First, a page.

Note: This is Part 1 of a continuing series to give the subject of CFD validation comprehensive coverage. Please subscribe to the blog or check back on a regular basis for subsequent installments.
As simulation consultants, CFD software is one of the primary tools of our trade. As with any tool, we benchmark the software on a regular basis against reliable test data. Of course, software vendors do the same thing with each new release or update, so why bother with our own testing?
Although the occasional bug may slip through the QA process, the main reason is to validate our technique. Other benefits include having a complete understanding of the impact of any changes or new features (e.g., turbulence models).
A good analogy is welding, where the welding machine is comparable to the CFD software. Both welding and CFD simulation require an operator to provide the correct technique and input settings to get reliable results. For critical applications, welds are often validated using non-destructive (x-ray, ultrasonic) testing. For CFD, we rely upon comparing results with reliable physical data or closed form solutions.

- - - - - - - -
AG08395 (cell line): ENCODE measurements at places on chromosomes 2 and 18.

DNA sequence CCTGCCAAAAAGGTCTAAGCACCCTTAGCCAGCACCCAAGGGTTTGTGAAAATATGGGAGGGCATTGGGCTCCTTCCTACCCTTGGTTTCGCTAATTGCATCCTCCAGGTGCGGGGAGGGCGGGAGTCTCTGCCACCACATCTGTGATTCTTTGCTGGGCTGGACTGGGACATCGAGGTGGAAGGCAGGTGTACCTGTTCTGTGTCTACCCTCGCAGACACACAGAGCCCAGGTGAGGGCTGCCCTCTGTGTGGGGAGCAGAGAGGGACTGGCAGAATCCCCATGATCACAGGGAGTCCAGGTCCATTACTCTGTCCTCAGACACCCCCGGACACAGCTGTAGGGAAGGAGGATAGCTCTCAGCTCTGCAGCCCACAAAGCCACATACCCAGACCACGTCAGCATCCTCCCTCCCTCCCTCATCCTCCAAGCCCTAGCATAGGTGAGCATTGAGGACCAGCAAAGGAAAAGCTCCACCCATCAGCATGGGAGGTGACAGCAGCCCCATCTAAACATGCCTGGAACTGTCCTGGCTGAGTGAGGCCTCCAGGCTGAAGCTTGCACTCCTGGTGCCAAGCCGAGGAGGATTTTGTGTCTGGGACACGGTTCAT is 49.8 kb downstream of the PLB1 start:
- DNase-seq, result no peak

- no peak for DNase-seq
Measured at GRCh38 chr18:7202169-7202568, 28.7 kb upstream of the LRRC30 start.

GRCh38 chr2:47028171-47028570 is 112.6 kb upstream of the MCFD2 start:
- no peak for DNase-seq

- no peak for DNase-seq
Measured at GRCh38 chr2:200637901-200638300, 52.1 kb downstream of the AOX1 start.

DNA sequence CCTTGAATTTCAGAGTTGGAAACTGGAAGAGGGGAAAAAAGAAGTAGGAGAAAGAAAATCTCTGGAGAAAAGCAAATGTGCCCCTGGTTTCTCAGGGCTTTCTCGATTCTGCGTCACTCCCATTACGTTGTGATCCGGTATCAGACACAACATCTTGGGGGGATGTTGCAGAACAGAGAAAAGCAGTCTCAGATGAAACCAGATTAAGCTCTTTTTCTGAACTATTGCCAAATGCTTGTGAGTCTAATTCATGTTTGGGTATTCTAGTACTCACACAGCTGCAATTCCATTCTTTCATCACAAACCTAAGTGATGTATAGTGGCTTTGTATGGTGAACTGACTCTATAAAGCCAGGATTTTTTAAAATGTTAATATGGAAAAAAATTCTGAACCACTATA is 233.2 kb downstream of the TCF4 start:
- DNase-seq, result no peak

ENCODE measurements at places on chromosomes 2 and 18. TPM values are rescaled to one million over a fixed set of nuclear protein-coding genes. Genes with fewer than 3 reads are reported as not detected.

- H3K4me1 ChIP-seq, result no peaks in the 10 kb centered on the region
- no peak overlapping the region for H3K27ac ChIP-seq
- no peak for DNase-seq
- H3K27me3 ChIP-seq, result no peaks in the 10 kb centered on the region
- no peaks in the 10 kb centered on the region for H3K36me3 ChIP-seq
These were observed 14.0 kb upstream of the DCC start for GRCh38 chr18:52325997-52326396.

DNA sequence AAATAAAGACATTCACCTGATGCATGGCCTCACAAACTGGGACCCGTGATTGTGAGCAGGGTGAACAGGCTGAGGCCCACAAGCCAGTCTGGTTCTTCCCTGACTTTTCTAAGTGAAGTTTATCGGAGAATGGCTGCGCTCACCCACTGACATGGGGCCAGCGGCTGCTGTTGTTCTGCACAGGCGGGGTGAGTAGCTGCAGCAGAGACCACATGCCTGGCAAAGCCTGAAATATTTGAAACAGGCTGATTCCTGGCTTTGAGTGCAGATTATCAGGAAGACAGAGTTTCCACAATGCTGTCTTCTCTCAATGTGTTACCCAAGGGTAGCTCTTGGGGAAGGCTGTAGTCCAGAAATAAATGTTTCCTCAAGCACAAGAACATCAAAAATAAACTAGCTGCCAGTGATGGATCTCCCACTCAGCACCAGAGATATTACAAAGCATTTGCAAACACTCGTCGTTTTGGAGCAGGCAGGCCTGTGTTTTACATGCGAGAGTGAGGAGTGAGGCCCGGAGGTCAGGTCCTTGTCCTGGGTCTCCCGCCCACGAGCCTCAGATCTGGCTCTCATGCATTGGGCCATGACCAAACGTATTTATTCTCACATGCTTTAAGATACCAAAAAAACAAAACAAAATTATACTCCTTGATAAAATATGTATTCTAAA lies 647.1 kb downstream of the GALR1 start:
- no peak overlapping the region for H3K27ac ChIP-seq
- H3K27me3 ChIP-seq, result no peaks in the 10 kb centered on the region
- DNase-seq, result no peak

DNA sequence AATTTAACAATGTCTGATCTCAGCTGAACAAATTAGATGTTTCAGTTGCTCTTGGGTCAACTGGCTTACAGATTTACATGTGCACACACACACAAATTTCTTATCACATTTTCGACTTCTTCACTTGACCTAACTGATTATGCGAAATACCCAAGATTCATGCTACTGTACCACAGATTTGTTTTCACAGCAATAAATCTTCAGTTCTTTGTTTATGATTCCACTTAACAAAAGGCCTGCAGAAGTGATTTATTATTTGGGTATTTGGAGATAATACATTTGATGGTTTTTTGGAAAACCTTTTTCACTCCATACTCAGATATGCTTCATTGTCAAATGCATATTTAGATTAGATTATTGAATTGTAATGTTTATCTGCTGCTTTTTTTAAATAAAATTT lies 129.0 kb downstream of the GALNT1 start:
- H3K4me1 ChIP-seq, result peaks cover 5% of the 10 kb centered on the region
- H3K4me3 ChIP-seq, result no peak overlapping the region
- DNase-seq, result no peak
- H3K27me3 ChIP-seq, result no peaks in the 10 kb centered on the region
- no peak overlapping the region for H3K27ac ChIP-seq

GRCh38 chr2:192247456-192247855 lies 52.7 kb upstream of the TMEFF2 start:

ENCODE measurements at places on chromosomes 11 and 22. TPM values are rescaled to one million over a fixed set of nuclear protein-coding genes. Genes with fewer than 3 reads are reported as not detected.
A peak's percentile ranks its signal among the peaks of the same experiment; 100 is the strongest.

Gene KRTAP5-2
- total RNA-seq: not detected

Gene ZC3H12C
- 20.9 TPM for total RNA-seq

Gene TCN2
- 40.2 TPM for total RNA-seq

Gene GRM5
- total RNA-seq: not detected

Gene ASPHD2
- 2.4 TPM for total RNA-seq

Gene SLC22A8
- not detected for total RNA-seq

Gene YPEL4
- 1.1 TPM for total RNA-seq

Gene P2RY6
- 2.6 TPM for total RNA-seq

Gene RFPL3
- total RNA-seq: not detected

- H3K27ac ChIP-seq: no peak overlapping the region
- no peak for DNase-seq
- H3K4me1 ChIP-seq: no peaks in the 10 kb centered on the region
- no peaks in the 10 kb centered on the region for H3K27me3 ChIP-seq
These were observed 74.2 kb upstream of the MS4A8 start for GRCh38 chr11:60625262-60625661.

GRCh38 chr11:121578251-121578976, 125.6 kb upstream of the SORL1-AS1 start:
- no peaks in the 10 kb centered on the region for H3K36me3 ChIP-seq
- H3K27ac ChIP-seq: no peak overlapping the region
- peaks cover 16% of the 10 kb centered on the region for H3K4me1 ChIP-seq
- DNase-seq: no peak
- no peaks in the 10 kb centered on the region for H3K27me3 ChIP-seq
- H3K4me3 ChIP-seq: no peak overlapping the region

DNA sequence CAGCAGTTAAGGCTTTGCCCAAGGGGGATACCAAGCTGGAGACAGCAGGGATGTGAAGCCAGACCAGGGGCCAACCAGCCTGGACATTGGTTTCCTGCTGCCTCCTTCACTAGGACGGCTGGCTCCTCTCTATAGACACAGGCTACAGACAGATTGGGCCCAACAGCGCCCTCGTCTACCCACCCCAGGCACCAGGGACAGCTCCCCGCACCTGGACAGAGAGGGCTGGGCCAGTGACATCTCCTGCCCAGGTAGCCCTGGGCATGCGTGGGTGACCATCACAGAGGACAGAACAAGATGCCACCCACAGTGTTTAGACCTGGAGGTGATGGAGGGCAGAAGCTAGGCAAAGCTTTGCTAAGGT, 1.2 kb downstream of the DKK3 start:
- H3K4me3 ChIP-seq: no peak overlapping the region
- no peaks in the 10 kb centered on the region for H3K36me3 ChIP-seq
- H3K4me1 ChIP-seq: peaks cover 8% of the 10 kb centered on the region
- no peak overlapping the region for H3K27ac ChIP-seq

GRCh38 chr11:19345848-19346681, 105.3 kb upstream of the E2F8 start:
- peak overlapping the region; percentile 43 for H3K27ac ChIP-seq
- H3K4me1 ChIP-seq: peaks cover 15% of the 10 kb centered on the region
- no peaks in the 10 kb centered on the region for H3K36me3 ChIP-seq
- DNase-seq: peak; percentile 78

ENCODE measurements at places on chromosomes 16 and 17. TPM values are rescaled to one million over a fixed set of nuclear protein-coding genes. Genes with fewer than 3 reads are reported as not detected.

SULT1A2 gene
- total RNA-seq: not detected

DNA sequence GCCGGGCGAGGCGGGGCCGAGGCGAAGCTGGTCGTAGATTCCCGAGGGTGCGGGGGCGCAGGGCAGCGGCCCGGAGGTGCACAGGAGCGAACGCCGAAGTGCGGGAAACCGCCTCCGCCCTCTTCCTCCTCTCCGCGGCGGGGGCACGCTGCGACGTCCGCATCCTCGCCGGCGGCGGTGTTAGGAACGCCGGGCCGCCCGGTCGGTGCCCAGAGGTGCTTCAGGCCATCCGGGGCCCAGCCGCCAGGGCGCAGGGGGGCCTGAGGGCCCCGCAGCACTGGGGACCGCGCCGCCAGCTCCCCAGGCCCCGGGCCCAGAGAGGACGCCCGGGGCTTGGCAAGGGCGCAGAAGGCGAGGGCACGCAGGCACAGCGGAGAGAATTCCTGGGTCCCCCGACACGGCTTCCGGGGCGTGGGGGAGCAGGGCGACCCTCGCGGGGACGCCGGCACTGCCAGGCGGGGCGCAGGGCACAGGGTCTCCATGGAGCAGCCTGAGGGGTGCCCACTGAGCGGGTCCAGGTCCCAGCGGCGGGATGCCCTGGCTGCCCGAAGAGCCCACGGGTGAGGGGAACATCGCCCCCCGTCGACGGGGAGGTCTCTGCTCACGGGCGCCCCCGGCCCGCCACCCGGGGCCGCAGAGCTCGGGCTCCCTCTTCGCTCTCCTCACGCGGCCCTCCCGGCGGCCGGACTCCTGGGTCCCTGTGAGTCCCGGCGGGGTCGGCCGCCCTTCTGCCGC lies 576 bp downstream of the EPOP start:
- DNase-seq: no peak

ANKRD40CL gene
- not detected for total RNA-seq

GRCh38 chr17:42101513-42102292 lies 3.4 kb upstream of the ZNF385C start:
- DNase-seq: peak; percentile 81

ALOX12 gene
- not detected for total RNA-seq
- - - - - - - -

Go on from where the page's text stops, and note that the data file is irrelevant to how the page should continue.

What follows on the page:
Welding and CFD are similar in that they both require a skilled operator, using the proper techniques, to get reliable results.
When benchmarking, the first step is to make certain that the results being used for comparison are reliable before you attempt to replicate them in simulation software. I recall two interesting cases in my career, where by chance, both dealt with transient thermal simulation. While working at Algor (acquired by Autodesk in 2009) early in my career, a customer submitted a support case where the FEA results were not matching a textbook formula. It was determined that the textbook had a typo in the formula, which we submitted to the publisher. Later, while working at CFdesign (acquired by Autodesk in 2011), I had a services project where my thermal results were not matching the client’s measured data. I triple-checked all of my inputs to no avail. Finally, I decided to tweak the transient input curve provided by the client until the output matched. When I shared the adjusted input curve, that prompted the client to check their test rig and they found an instrumentation error.
Note: this post first appeared in SimulationNation. Subscribe to that blog for future posts on simulation.